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Medicine

Medicine has to do with diseases and conditions that affect the entire body. In this section, learn about testing and treatment plans including the medicines used to prevent and treat a range of diseases and conditions.

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Drug Rep Gifts Influence Doctors' Prescription Choices

A new study found gifts from pharmaceutical reps could be influencing the prescribing behavior of doctors.

How Hospice Works

Hospice is too often seen as a last resort — a sign that someone has given up on life. But it can actually be a very life-affirming service, an end to suffering and sometimes even a health improvement.

Why So Many Clinical Trials Attract So Few Participants and How That Hurts Us

A huge number of clinical trials — many of which are testing life-saving drugs — languish due to low participation levels. Why is that, and what can be done?

Which Medical Services Are Overused and Underused?

A series of papers showed that overuse and underuse of medical care is a global health crisis. Here's how to address it.

What's the Deal With the New Statin Recommendations?

New U.S. government guidelines say that everyone 40-75 should be screened for high cholesterol and more should receive statins. Not everyone agrees.

Surgeons Plan to Transplant Human Head by 2018

A neurosurgeon duo hopes to transplant a living human head from a patient whose body is dying to a healthy donor body. But that raises questions — a lot of questions.

Four Wrong Ways to Treat Your Child's Concussion

A new survey found that most parents have some very outdated ideas of treating a concussion.

Mobile Device Distraction as Effective in Kids as Sedative

This new study could present alternative to drugs with negative side effects. And parents of pre-surgery children experience less anxiety, too.

You're Fired! AAP Backs Docs Who Refuse to Treat Kids of Anti-Vaxxers

The American Academy of Pediatrics is supporting doctors who refuse to treat children whose parents won't have them vaccinated. Good move?

How Generic EpiPen Is Still Going to Make Money for Mylan

In a highly unusual move, Mylan is knocking off its own EpiPen with a cheaper, generic version of the device. It's not the first time a company has done this.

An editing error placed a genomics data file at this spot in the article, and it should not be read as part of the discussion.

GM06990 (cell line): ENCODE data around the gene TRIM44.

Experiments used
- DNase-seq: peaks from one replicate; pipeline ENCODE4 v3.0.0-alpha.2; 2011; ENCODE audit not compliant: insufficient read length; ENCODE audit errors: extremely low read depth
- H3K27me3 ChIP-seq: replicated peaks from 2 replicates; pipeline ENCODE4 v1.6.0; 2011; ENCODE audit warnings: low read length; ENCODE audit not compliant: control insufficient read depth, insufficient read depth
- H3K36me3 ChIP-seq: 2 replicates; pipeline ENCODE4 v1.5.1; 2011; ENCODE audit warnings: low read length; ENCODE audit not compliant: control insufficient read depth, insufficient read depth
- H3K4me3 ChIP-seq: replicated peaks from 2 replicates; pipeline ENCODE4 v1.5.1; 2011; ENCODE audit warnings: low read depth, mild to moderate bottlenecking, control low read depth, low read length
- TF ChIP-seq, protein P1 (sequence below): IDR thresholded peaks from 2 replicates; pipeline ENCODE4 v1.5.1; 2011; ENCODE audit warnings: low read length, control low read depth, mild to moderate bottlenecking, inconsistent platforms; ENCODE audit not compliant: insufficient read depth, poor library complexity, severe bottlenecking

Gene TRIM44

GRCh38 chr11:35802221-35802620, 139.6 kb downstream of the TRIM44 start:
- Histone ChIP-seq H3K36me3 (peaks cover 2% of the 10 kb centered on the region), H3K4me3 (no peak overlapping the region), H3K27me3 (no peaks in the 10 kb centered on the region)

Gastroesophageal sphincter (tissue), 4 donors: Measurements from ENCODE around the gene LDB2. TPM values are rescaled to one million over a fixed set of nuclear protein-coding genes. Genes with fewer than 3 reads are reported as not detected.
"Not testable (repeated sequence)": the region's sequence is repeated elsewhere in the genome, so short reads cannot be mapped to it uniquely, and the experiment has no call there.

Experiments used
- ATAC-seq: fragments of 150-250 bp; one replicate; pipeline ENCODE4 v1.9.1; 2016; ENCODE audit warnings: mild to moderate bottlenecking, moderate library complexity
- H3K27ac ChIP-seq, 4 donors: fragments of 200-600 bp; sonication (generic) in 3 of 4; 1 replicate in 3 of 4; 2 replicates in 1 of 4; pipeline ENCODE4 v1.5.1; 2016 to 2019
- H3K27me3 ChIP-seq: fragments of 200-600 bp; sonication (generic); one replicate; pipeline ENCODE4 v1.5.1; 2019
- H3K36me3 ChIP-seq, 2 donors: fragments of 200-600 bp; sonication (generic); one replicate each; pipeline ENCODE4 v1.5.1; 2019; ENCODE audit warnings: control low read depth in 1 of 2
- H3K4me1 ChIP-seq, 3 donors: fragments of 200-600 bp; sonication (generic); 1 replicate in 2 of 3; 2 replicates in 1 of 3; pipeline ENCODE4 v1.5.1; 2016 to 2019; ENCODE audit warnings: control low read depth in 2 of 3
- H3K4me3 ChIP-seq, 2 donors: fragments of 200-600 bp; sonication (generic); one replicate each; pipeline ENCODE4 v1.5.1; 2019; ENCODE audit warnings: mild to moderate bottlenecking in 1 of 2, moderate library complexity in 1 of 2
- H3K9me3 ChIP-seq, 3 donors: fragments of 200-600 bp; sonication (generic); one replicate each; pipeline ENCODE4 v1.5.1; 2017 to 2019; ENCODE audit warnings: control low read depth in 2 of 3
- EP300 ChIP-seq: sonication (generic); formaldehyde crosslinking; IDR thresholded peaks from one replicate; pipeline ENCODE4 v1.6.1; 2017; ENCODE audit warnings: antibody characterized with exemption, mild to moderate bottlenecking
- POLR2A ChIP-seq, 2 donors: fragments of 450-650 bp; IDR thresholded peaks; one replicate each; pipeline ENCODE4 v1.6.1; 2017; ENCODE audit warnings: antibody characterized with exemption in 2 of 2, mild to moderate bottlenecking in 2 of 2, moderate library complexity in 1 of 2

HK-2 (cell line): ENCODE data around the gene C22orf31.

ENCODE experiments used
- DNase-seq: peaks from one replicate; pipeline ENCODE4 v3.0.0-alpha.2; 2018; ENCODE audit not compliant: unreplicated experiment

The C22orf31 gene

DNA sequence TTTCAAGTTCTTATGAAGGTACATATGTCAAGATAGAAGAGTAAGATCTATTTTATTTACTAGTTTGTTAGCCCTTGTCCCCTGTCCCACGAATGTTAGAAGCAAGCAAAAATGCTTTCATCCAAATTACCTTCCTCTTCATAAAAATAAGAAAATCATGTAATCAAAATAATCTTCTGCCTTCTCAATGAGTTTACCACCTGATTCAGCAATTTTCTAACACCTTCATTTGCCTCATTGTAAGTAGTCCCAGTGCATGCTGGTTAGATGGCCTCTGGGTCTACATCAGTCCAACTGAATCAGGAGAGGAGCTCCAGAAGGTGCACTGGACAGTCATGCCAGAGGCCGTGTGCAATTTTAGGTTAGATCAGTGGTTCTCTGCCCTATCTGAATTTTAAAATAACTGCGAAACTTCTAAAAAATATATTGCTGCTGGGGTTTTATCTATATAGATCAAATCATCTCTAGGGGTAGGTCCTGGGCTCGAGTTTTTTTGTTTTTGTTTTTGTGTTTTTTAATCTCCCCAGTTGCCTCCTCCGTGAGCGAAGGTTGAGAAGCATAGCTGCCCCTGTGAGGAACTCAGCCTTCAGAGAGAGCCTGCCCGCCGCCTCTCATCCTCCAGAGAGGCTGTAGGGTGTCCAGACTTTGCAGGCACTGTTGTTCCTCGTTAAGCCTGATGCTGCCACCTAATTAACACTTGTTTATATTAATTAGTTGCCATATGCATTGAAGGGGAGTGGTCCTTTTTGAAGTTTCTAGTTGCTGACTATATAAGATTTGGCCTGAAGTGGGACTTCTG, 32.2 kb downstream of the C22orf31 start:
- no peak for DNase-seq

Ultrasound Helped a Patient Recover Remarkably From a Coma

Ultrasound may not just be for pregnant women anymore. It could play a critical role in helping patients recover from coma.

How a Gift Certificate Program Could Revolutionize Kidney Transplants

A new program allows people to donate a kidney now and get a certificate a loved one can "cash in" later.

10 Uses for Botox That Aren't Wrinkle-Related

Although Botox made its name as a wrinkle-filler, it was actually first approved to treat crossed eyes — and since then, doctors have found many other uses for it.

Programmable Hair Created With 3-D Printing Breakthrough

Researchers have discovered how to bypass a hurdle in the design, modeling and printing of 3-D hair- and fur-like structures.

Can U.S. Doctors Legally Ask Patients About Gun Ownership?

Although several states have proposed legal action banning the question, only Florida has actually passed a controversial law addressing the issue.

10 Emergency Medical Procedures That Can Be Done on the Fly

You won't believe some of the emergency medical procedures people have performed under duress. They range from sucking out venom to performing a Caesarean birth. Could you do the same?

How Doctors Really Die

Despite a much-loved article that said doctors died in hospitals less frequently than their patients, new research shows no difference.

The First Successful Penis Transplant in the U.S. Just Happened

The groundbreaking surgery opens up exciting options for other cancer patients, injured war veterans and people who have otherwise experienced severe pelvic injuries.

Paranoid Fears Crumble in the Virtual World

VR's good for way more than just games these days. It's been used to treat autism, PTSD, depression and other conditions. Soon we could add paranoia to that list.

Study Argues Systemic Medical Error Is Third Leading Cause of Death in U.S.

Failings of the medical system are to blame for almost 10 percent of all deaths, and it's because we're not set up to properly account for them, the study suggests.

30 Is the New 10: Study Says You Only Need a Tetanus Booster Every 30 Years

The current U.S. recommendation is to get a tetanus shot every 10 years. Will this new study change CDC guidelines?

MDMA May Be Legal for PTSD Therapy in Five Years

About eight percent of the U.S. population will have post-traumatic stress disorder in their lifetime. Combining verbal therapy with MDMA could help those millions.

New Bacteria Discovery Could Let Us Fight Cavities With Probiotic Pills

It used to an apple that kept doctors away, but researchers have found a Streptococcus strain we could recruit to fight for us against its cavity-causing cousin.

New Vaccine Seeks to Destroy Cancerous Tumors

Fighting off tumors in advanced-stage cancer patients isn’t easy, but a team of scientists in London have a vaccine that may do the trick.

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